What Is The Pneumococcal Vaccine And How Often Should You Get It
Both pneumococcal vaccines approved for use in the United States protect against multiple types of bacteria that can cause pneumonia. The schedule for taking them depends on your age and medical conditions.
Differences Between Pneumococcal Vaccinations
- Pneumovax 23
- Pneumovax 23 protects against 23 types of serious pneumococcal bacterial infections. Most adults will need only one shot of PPSV23 in their lifetime. But the CDC recommends up to two additional shots for adults with certain chronic medical conditions.
- Prevnar 13
- Prevnar 13 protects against the 13 most common types of pneumococcal bacteria that cause the most common serious infections in children and adults. Adults will receive this shot only if they have certain medical conditions and with the advice of their doctor. While children receive seven doses by the time they are 15 months old, adults who get this vaccine will only receive one shot of PCV13 in their lifetime.
Should Adults Over 65 Get Prevnar 13
PCV13 is still a safe and effective vaccine, especially if you have medical conditions or live in a place with high risk of exposure to pneumococcal strains, such as a nursing home or long-term care facility. Doctors and their patients need to consider both the exposure risk and personal risks for each patient to decide whether Prevnar 13 is necessary. If you have questions about either vaccine, talk to your doctor or pharmacist.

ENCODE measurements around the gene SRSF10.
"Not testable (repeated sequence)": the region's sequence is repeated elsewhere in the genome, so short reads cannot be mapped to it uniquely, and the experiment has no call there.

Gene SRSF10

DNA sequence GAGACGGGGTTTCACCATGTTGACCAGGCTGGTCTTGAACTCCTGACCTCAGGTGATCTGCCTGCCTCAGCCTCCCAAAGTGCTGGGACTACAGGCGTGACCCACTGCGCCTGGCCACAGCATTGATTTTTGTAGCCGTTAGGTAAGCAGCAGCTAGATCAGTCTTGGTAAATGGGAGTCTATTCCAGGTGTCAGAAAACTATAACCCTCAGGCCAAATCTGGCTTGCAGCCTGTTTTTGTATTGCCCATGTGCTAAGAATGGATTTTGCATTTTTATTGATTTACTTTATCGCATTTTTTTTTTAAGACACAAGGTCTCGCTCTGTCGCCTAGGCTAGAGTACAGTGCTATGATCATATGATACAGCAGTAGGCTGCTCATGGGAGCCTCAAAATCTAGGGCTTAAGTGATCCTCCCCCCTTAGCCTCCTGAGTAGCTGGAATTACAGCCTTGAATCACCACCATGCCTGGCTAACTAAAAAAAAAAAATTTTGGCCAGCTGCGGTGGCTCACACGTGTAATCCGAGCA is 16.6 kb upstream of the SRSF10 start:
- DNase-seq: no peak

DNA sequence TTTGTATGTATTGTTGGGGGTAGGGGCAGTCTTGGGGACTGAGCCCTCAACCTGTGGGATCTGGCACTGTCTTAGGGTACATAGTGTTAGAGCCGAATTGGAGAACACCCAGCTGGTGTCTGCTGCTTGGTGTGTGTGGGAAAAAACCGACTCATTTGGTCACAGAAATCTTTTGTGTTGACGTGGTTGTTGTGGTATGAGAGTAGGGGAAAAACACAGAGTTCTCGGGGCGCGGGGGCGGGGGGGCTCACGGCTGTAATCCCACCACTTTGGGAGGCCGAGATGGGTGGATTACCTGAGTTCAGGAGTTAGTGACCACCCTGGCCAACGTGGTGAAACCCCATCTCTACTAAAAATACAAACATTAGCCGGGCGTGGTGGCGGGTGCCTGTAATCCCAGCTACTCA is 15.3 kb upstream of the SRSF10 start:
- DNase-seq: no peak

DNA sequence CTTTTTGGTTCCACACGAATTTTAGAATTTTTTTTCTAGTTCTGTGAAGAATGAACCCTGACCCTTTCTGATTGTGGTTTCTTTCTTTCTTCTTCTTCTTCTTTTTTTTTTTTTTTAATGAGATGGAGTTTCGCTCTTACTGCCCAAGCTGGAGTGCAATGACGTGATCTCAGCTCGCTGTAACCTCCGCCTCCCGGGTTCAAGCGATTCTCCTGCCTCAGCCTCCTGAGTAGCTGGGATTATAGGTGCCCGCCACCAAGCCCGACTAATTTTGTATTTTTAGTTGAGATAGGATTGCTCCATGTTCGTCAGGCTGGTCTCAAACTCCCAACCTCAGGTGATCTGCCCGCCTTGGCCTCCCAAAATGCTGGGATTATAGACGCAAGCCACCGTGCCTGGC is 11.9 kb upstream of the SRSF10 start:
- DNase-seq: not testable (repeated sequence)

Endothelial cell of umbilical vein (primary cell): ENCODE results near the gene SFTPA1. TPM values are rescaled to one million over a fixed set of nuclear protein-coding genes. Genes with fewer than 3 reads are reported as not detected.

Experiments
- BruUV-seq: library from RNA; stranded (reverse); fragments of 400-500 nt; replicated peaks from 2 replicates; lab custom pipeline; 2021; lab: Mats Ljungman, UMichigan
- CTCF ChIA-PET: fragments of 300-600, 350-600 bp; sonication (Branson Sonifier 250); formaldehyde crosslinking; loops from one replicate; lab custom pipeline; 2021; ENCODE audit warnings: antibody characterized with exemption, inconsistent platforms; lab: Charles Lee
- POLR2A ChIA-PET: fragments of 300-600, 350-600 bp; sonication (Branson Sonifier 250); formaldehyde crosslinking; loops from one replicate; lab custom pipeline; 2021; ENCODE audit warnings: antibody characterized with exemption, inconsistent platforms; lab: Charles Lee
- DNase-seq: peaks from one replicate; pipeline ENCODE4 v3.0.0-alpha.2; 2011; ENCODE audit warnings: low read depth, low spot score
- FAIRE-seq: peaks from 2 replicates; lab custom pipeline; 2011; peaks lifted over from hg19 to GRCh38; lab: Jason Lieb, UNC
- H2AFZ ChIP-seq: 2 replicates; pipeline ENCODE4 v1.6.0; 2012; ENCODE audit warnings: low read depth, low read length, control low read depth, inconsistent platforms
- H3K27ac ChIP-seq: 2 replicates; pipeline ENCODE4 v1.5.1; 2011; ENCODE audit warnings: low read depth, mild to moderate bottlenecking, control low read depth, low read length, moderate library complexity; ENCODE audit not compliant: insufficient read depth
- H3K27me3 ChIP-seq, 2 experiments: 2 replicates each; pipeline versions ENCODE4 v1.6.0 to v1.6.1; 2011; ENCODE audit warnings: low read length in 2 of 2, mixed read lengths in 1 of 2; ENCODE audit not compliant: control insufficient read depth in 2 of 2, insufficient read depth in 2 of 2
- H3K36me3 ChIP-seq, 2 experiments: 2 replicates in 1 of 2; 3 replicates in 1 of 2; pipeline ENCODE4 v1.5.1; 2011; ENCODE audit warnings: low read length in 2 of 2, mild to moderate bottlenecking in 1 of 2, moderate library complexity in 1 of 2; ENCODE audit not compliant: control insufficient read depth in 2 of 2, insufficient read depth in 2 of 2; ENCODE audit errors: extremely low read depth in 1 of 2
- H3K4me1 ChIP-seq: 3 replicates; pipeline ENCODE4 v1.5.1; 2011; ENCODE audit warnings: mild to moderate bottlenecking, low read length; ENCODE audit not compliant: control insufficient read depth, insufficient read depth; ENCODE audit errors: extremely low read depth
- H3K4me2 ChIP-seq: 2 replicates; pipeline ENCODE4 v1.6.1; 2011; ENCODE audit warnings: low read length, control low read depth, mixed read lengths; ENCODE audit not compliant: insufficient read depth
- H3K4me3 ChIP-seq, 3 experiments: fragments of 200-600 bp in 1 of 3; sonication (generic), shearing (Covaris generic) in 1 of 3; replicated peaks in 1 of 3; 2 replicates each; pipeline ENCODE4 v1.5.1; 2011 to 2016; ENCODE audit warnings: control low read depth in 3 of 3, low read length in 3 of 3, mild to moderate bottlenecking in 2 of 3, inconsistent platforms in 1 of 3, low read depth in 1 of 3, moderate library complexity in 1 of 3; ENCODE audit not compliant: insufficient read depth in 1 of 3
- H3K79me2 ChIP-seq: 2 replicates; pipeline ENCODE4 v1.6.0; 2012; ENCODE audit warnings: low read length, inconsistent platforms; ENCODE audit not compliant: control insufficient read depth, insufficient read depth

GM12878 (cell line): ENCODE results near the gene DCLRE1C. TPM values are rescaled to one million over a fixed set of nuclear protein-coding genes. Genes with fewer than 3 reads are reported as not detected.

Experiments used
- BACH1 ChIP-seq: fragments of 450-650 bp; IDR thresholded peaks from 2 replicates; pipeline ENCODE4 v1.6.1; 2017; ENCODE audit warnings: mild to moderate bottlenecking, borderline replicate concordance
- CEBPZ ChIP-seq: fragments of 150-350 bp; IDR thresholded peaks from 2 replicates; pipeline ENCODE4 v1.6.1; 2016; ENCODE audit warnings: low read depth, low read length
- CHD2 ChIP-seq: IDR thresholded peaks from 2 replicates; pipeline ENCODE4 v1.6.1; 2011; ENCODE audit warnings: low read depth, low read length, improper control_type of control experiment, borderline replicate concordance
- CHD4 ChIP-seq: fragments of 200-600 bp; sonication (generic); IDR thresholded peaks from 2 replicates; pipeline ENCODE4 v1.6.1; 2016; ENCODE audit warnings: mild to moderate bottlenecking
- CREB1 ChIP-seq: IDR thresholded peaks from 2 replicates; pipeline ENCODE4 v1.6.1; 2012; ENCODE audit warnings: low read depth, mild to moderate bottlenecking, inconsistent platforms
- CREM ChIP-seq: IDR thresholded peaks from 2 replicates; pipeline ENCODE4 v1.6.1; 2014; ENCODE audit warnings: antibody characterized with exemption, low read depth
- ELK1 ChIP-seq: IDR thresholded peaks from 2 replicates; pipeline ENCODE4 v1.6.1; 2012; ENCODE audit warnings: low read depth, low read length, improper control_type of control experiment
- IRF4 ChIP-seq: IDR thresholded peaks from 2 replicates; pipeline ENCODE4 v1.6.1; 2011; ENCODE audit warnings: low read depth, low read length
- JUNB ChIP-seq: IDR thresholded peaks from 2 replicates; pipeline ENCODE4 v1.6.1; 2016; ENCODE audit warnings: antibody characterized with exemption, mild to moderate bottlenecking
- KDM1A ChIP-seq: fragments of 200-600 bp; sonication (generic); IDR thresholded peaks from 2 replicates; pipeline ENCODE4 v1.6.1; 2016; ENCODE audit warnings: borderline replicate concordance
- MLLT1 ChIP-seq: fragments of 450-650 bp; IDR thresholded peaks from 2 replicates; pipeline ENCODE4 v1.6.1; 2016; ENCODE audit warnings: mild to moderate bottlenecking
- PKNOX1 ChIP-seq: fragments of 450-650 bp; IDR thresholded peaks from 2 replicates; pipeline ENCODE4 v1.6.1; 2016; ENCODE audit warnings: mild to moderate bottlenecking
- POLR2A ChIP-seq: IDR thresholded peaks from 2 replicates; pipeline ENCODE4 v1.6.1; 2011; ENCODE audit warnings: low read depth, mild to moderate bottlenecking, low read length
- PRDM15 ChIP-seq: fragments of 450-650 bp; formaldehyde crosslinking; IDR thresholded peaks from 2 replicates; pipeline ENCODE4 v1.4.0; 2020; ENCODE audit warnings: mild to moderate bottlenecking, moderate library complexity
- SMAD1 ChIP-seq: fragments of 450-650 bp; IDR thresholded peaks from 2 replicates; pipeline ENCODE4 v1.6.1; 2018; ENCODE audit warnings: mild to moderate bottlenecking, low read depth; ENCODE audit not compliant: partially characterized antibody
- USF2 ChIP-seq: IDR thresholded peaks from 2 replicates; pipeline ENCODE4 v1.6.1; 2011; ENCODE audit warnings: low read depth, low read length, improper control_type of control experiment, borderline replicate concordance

Find discounts on pneumonia vaccines from ScriptSave WellRx.
According to the CDC, only about 70% of adults aged 65 and older ever receive a pneumococcal vaccination, either PCV13 or PPSV23. Hopefully, the new recommendations will encourage more people to get vaccinated since healthy adults now only need a single dose rather than two doses.
Side Effects Of The Pneumococcal Vaccine
Like most vaccines, the childhood and adult versions of the pneumococcal vaccine can sometimes cause mild side effects.
- redness where the injection was given
- hardness or swelling where the injection was given
There are no serious side effects listed for either the childhood or adult versions of the vaccine, apart from an extremely rare risk of a severe allergic reaction .
Read Also: Does Pneumonia Make You Cough
Talk To Your Doctor About Your Immunizations
It’s important to sit down with your doctor and open the conversation about vaccinations to customize an immunization schedule that is best for you.